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Best-known of all the Fieseler designs because of its extensive use during World War II, the Fieseler Fi 156 Storch (stork) was a remarkable STOL (short take-off and landing) aircraft that was first flown nearly 50 years ago on 24 May 1936. A braced high-wing monoplane of mixed construction, with a conventional braced tail unit and fixed tailskid landing gear with long-stroke main units, As with the Fi 97, the key to the success of this aircraft was its wing incorporating the company's high-lift devices, comprising in the initial production series a fixed slot extending over the entire span of the wing leading edge, with slotted ailerons and slotted camber-changing flaps occupying the entire trailing edge. Flight testing of the first three prototypes (Fi 156 V1, V2 and V3) showed that the capability of this aircraft more than exceeded its STOL expectations, for with little more than a light breeze blowing it needed a take-off run of only about 200 ft (60 m) and could land in about one-third of that distance.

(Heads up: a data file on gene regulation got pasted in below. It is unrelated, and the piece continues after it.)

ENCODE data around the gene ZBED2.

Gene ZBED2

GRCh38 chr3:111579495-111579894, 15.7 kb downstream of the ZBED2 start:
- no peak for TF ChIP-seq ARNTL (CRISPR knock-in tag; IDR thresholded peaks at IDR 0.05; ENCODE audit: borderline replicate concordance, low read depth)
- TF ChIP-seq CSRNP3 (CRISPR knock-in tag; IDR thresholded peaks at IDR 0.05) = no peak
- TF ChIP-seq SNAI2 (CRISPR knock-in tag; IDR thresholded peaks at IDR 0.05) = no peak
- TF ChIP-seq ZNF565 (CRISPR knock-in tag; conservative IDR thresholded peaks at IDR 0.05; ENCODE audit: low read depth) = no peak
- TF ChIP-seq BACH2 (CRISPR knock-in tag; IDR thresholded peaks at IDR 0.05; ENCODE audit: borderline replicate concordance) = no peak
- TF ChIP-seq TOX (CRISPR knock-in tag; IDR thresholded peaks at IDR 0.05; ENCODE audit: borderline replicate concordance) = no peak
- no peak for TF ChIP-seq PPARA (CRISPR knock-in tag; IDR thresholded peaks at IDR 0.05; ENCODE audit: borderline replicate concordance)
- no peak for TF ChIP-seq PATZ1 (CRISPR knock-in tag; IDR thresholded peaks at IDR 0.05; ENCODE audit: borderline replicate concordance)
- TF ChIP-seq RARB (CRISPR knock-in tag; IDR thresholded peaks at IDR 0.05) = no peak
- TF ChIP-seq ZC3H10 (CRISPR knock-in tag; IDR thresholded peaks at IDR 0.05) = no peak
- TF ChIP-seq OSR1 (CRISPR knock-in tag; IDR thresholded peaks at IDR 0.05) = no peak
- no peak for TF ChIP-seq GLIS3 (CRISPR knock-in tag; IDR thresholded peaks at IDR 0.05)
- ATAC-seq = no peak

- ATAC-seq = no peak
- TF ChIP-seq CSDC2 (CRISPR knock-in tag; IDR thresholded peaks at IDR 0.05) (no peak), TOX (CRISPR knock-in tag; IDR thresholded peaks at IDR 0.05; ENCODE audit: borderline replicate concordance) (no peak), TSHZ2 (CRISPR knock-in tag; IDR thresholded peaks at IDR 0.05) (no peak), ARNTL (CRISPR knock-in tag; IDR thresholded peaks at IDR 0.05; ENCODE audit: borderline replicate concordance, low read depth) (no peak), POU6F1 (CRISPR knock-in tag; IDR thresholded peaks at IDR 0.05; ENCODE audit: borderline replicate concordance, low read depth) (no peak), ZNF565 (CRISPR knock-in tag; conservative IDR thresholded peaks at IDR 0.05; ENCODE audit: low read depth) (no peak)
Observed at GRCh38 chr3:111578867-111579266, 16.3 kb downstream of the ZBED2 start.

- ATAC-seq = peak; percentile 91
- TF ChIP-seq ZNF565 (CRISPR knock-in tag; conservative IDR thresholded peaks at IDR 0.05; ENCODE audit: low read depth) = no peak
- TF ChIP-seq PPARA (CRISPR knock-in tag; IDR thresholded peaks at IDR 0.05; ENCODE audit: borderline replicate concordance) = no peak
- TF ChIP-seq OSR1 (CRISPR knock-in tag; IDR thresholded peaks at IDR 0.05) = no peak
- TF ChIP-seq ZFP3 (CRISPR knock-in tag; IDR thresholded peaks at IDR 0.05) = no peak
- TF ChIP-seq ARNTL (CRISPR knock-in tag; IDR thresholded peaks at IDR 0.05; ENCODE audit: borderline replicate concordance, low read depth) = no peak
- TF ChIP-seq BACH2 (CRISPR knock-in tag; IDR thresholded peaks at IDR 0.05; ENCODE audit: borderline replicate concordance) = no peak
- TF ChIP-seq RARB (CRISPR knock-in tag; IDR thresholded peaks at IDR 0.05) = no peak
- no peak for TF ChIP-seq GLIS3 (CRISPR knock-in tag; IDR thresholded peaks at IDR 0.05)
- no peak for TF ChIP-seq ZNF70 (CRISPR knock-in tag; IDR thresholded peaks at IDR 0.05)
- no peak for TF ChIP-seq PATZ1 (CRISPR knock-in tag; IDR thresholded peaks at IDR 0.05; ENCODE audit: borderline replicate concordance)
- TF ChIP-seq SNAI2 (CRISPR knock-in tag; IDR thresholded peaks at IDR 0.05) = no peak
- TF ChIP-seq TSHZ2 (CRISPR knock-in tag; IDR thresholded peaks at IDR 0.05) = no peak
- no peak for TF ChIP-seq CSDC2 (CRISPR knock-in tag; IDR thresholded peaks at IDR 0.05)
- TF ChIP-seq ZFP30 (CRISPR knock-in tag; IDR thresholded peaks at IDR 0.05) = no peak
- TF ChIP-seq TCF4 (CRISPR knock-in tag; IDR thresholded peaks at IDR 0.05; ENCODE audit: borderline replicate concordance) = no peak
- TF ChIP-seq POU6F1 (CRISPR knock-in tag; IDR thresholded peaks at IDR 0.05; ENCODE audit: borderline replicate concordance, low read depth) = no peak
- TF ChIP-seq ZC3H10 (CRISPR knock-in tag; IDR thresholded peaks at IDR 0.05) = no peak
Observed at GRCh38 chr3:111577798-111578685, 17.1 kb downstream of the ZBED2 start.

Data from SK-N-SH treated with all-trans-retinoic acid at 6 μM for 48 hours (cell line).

Built to complete against fixed-wing submissions from Messerschmitt (Bf 163) and Siebel (Si 201) and an auto gyro from Focke-Wulf (Fw 186) based on Cierva technology, the three prototypes were followed by the ski-equipped Fi 156 V4 for winter trials, a pre-production Fi 156 V5 and, in early 1937, by 10 Fi 156A-0 aircraft for service evaluation. One of these was demonstrated publicly for the first time at an international flying meeting at the end of July 1937 in Zürich, by which time the general-purpose Fi 156A-1 was in production. The Storch repeatedly demonstrated full-load take-offs after a ground run of never more than 148 ft (45 m), and a fully controllable speed range of 32-108 mph (51-174 km/h). Service tests confirmed that Germany's armed forces had acquired a 'go-anywhere' aircraft, and for the remainder of World War II the Storch was found virtually everywhere German forces operated, production of all variants totalling 2,549 aircraft.